Offensive pressure is key in most sports and field hockey is no exception. Whichever team can control the ball in the opposition’s defensive zone throughout that game usually comes away with the victory.
In the first half of opening round play of the PIAA Class A state tournament, New Hope-Solebury dominated in that aspect against Northwestern Lehigh, scoring two goals off that pressure. The two goals were all the Lions needed to advance as they defeated the Tigers 2-0n.
On Friday, in the quarterfinal round of the District 11/1 playoffs against No. 2 seed Lower Moreland, No. 7 seed Northwestern Lehigh knew the to key to a win was handling the Lions’ chaotic full-court pressure defense. Unfortunately, for the Tigers (12-11) in their first district berth since 2008, the Lions pressure was too much to handle.
From the onset, Lower Moreland (19-7) used its jump-and-run style to set the tone, forcing 24 turnovers en route to a 60-43 victory.
Those two words pretty much sum up what the Southern Lehigh girls basketball squad has been about this season.
The Spartans (22-1) offense was on full display Tuesday night against Northwestern Lehigh in the Colonial League postseason semifinal. Southern Lehigh’s up-tempo style paired with its ability to spread the ball around was too much for the Tigers (16-8) to handle.
Henry Paiste was just seven years old the first time he picked up a tennis racquet. The rest, as they say, is history.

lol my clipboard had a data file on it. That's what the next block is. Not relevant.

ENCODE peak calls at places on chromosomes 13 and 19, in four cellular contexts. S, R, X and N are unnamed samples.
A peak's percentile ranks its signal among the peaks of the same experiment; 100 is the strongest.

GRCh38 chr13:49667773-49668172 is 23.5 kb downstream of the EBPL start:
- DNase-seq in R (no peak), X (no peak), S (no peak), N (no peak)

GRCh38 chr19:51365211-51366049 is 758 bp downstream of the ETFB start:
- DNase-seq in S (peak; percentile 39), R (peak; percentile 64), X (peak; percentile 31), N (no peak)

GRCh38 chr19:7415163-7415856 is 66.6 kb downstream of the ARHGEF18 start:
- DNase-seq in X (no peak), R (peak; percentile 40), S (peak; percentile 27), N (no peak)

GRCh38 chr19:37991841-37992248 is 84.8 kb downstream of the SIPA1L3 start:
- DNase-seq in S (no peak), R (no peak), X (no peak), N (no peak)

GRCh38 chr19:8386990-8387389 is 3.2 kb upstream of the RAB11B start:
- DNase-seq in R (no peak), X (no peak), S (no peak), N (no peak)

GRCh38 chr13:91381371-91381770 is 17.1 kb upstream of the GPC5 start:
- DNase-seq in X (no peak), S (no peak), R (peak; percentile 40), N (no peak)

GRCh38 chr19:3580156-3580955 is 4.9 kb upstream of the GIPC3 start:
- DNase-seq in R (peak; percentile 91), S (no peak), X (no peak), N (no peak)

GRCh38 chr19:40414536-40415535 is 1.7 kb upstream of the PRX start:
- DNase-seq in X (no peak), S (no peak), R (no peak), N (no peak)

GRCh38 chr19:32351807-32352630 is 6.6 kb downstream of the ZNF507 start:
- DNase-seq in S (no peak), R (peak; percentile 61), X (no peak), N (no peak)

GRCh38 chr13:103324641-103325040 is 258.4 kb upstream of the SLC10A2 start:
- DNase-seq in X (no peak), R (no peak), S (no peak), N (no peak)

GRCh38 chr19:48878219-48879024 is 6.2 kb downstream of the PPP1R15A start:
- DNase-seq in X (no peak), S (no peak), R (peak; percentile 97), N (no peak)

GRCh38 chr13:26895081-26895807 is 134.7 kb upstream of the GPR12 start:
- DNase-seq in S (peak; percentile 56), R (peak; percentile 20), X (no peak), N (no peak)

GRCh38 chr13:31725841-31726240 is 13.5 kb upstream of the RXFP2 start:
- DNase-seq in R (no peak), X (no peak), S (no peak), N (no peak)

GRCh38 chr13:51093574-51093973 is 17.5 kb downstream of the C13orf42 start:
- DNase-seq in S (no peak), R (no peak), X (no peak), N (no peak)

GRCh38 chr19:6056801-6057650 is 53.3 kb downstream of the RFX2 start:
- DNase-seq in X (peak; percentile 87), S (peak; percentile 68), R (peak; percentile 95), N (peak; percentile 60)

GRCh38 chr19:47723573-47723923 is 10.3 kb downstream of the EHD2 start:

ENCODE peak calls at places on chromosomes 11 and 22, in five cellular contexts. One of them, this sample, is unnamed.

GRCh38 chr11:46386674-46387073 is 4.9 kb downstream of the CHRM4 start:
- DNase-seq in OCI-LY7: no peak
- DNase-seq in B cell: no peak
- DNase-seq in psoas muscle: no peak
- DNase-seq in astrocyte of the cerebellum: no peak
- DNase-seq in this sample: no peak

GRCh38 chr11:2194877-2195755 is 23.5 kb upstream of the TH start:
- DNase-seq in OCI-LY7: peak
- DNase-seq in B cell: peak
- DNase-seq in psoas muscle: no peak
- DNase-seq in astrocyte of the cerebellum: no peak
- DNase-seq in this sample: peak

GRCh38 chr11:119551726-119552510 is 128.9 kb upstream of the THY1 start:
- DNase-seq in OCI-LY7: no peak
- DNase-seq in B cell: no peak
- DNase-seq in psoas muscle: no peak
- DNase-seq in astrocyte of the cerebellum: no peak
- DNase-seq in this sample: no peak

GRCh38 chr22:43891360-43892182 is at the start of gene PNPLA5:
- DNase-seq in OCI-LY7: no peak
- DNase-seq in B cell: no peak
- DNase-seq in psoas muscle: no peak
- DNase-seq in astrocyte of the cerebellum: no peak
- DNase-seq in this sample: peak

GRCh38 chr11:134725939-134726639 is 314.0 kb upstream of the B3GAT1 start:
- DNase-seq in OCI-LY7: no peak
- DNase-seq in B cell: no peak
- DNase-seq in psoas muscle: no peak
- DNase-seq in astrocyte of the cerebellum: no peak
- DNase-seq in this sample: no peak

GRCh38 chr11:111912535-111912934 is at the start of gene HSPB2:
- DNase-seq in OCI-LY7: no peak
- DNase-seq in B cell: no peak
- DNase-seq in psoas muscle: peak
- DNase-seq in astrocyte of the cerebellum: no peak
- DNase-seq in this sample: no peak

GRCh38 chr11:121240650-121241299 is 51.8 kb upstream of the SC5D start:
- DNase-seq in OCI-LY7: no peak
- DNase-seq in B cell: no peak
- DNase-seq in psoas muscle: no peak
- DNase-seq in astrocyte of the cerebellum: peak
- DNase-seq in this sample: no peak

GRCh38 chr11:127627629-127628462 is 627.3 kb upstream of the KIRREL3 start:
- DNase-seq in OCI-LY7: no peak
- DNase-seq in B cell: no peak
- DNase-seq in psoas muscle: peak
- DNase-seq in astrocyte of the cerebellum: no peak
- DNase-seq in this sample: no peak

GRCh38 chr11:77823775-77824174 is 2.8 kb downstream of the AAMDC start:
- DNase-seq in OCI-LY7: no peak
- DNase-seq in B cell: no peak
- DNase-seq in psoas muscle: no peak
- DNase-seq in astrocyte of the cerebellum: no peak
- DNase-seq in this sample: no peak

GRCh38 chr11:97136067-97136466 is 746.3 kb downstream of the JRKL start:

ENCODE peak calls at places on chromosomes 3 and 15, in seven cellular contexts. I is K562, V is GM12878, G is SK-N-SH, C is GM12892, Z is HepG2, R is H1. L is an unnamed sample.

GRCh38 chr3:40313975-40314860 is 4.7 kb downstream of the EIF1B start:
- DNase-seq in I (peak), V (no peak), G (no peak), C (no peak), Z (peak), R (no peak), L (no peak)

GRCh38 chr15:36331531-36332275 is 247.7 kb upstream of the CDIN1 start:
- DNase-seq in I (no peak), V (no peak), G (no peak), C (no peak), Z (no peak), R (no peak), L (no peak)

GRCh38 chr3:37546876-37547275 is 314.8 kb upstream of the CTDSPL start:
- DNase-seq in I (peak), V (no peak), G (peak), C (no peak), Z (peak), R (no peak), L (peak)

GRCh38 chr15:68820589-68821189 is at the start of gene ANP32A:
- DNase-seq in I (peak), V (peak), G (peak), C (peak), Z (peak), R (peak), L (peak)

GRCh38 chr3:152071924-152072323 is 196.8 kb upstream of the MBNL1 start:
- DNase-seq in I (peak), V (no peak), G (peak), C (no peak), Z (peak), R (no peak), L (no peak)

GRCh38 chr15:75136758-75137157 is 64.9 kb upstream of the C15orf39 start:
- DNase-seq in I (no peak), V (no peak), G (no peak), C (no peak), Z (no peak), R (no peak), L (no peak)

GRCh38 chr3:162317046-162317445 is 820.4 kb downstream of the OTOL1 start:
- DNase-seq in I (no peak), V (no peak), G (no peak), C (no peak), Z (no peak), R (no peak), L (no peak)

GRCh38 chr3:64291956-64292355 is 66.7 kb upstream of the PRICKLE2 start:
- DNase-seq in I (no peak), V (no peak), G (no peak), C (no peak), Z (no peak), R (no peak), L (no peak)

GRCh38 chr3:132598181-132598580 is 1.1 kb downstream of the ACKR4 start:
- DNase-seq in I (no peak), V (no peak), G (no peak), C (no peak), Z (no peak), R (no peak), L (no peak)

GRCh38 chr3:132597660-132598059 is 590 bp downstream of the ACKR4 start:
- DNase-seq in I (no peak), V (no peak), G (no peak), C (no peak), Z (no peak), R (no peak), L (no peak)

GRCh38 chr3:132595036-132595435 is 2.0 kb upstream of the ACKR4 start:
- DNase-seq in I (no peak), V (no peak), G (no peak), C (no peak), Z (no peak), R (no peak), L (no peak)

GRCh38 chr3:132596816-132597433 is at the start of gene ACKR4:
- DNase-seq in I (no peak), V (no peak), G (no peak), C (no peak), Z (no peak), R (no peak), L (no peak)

Paiste is now headed to the University of Alabama Birmingham on a Division 1 tennis scholarship. Every athlete, especially the elite athletes, usually have interesting stories about how they got started playing their respective sport.
Paiste is certainly no exception to that.
The Lehighton baseball team had won four straight games heading into Monday's contest against Northwestern.
The Indians made it five straight as they turned in their best offensive performance of the season, coming up with 12 hits en route to an 8-2 win over the Tigers.
Lehighton senior Anthony Rossino. Rossino pitched five solid innings, giving up just one hit and one run. He also tallied two hits and three RBIs.
Great athletes don't often get to the top of their respective sports by being satisfied.
They always want more and expect more, catapulting them to the front of the line.
Northwestern junior swimmer Trey Shackleton has that type of attitude and that's why he was named the 2014 TIMES NEWS Swimmer of the year. It's the second consecutive year he has won the award.
Playing district championship golf can be taxing mentally and physically.
Add a 24-hour weather delay and a sudden-death playoff for the District 11 Class AA Championship.
Your palms might be starting to sweat just by reading the first that.
Well, that was exactly the case on Monday and Tuesday at the Blue Ridge Country Club for Northwestern senior Cole Miller and Tamaqua's Mike Weinert. Miller and Weinert both shot one-over-par 73, forcing a playoff at hole number 10 for the district crown.
Not many coaches, especially in the high school ranks can say they've been coaching at the same school for 31 years.
One man however that can say that is Northwestern baseball coach Len Smith.
Smith has been the head man for the Tigers for a remarkable 31 seasons and this season the coach is doing something he's never done before in his career. Smith is now coaching one of his former players sons.